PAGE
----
A Day in the Life of an Acute Rehab Occupational Therapist in the Hospital

Work hours: 08:00-04:30


  • Check-in at personal locker
  • Get work phone
  • Finish checking personal phone
  • Use restroom


  1. Clock in
  2. Receive patient’s list (average 6 patients a day)
  3. Begin chart review
  4. Treatment planning
  5. Collaborate with team
  6. Check e-mail


Pause work for daily huddle:

  • Daily reflection
  • Kudos
  • Safety concerns
  • Get briefed on any acute patient changes
  • Miscellaneous updates
  • Joke of the day!


Continue work from 08:00


  • First 1:1 treatment session (either 30min or 60min in duration, depending on scheduling)
  • Save 5-10 minutes at end of each session to update RNs/team and…
  • …Document first note
  • 1 more treatment, however long to fill the time until 10:00
  • Get ready for meeting

10:00-10:30 or 10:00-11:00 (30 minutes 4/5 days of the week, longer & more involved 60 minutes meeting 1/5 days of week)

Discharge planning meeting: RN, MD/PA, SW, PT, OT, SLP, nursing manager (may or may not be present), therapy manager (may or may not be present)

  • Nursing gives an overview of their patients, any concerns
  • MD raises concerns if any
  • Therapy raises any barriers if any
  • SW chimes in if any concerns


  • Continue 1:1 treatments back to back, continue to document between treatments


  • 1 hour unscheduled to either: take a 30-minute lunch or document for 30 minutes
  • What I do first usually depends on how hungry I am
  • Clock out if taking a lunch


  • Clock back in if took a lunch
  • Continue 1:1 treatments

From this point, the schedule varies, but often involves back to back treatments.

If there are any special staff meetings, they typically last about 1 hour and take place during the 12:30-1:30 time block.

On the day before the scheduled 1 hour discharge planning meeting that occurs Tuesdays, I get an extra 30 mins to do the team meeting documentation for my caseload and prepare for the meeting.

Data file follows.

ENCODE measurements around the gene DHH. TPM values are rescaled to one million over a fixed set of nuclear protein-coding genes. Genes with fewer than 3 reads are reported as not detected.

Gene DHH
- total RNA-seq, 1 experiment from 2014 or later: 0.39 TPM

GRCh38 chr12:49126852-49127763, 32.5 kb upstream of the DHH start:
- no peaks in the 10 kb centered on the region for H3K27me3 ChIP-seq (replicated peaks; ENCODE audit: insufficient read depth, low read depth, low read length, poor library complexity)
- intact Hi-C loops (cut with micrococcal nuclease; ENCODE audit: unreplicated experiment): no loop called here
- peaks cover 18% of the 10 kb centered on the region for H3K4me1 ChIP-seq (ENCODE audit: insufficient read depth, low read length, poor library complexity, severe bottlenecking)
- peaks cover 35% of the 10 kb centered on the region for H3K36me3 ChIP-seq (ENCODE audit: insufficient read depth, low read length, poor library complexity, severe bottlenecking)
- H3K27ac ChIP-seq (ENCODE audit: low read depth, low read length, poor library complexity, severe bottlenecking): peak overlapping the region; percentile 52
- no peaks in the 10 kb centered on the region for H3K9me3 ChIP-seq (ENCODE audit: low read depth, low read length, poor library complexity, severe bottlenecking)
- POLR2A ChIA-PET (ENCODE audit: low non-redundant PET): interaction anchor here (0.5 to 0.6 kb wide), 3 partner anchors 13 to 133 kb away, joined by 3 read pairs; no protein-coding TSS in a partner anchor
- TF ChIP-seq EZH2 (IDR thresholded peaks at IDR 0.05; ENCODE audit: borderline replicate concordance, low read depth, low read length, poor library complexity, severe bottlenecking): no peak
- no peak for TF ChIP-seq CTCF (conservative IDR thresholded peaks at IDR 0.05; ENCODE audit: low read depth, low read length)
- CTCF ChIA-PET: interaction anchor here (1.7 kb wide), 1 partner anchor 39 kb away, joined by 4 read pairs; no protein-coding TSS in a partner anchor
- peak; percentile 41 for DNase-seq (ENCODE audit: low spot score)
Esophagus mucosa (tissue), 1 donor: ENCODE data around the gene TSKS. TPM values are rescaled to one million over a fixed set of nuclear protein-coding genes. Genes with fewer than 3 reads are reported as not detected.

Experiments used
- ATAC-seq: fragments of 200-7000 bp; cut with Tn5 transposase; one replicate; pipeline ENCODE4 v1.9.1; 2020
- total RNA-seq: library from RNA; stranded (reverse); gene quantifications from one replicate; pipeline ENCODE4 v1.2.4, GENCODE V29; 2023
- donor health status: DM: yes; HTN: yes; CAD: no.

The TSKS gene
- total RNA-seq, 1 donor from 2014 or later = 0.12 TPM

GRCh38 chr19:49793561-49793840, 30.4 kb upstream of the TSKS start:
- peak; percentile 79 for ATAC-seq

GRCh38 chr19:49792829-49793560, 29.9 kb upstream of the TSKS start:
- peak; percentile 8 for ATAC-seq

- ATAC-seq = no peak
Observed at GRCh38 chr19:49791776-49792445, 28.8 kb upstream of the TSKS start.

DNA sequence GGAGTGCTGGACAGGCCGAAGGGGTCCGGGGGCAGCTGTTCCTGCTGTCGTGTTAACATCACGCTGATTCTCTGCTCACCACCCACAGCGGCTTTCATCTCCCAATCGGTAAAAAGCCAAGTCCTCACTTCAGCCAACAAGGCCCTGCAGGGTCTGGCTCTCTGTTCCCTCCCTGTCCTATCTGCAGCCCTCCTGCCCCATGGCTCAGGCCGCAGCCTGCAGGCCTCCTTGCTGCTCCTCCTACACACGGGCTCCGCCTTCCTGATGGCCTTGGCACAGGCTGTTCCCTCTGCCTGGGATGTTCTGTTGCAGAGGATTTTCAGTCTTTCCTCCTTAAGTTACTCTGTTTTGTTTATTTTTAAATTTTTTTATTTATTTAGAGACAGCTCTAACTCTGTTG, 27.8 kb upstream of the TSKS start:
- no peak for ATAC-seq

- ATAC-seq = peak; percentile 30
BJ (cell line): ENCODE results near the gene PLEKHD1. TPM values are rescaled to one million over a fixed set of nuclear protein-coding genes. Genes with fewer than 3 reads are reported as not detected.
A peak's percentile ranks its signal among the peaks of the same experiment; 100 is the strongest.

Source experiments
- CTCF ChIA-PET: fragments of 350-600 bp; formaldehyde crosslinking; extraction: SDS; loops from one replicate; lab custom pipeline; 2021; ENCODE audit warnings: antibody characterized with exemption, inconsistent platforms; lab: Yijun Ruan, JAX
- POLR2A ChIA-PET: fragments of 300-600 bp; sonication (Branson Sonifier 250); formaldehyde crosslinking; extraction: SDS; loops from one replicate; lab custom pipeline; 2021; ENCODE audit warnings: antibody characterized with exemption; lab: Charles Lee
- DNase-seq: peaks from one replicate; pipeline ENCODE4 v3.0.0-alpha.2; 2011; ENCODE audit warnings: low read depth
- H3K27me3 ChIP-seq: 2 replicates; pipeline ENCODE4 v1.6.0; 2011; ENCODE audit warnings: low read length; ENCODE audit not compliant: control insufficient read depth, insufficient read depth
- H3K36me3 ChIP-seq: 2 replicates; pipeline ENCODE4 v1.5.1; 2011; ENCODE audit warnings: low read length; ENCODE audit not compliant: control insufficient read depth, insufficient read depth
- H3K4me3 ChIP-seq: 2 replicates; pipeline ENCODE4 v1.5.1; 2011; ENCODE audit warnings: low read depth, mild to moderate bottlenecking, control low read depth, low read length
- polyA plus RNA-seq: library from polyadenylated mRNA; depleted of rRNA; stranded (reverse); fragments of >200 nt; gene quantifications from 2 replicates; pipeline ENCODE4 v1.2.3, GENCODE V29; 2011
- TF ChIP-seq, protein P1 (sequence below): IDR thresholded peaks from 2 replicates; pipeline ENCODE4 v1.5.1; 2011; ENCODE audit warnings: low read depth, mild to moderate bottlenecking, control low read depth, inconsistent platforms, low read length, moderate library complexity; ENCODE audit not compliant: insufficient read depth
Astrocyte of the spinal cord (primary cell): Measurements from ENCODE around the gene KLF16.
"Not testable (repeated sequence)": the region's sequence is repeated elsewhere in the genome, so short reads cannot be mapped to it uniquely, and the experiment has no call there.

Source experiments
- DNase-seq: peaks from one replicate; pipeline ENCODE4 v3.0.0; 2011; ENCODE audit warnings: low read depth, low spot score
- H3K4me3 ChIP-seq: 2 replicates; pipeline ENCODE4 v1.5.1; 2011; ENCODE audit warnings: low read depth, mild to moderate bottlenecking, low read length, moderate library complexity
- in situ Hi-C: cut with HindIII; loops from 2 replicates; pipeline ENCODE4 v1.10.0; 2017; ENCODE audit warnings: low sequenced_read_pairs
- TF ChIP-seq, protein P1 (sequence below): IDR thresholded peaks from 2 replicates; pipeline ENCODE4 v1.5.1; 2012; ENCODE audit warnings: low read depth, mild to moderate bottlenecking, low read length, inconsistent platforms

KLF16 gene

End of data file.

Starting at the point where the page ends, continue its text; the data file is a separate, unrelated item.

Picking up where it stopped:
• Documentation time – about 10 mins per patient’s note, sometimes less, sometimes more, depending on the interventions or how involved their notes are.
  • Complete any discharge paperwork for patient’s that were discharged that day
  • Print productivity sheet
  • Clock-out
  • Return work phone
  • Check out at locker, use bathroom before heading to parking lot
  • Go home or work any overtime (overtime ranges from an additional 15-90 mins)

Overtime may occur based on: special circumstances that require attention, extra evaluations, meetings, or assisting the team which “cut” into documentation time.

Saturdays (if scheduled)

Schedule is basically the same, minus the meetings, so the meeting time would be replaced with 1:1 treatment/documentation time.

Sundays: on-call, if called-back, then:

  • Do on average 1-2 evaluations, depending on admitting.
  • Coordinate with co-workers to not overlap with their evaluations and come in basically anytime I wish (no scheduled OT/PT/SLP therapies on Sundays for patient’s already evaluated and seen before).

Sunday Schedule:

  • Clock in
  • ~15 minutes for chart review
  • 60-90 minutes for evaluation (depending on their acuity)
  • 30 minutes for evaluation documentation (99% computer, 1% patient’s chart)
  • Clock out

Hope this gives you an idea of the day in the life of ARU

Rounded up, my productivity expectation is about 90%.

The day goes by quick!

Of course, being as it is a hospital there are sometimes:

  • Interruptions by other MDs, etc.
  • Concerns which warrant talking to the team during treatments
  • Patients are not ready/out of the room for imaging, etc.
  • Emergency drills which supersede treatments
  • The schedule is wrong and requires juggling with co-workers
  • Patient’s transfer to another unit, go AMA, or their level of acuity changes and require a medical exception (unable to see them)

If I have a gap, I try to fill it with productive activities:

  • Company mandatory safety training/CE training on the computer if any are assigned
  • Meeting preparation and documentation (if on a Monday)
  • Call acute care and see if I can float to another unit to fill the gap (hopefully not have to walk too far!)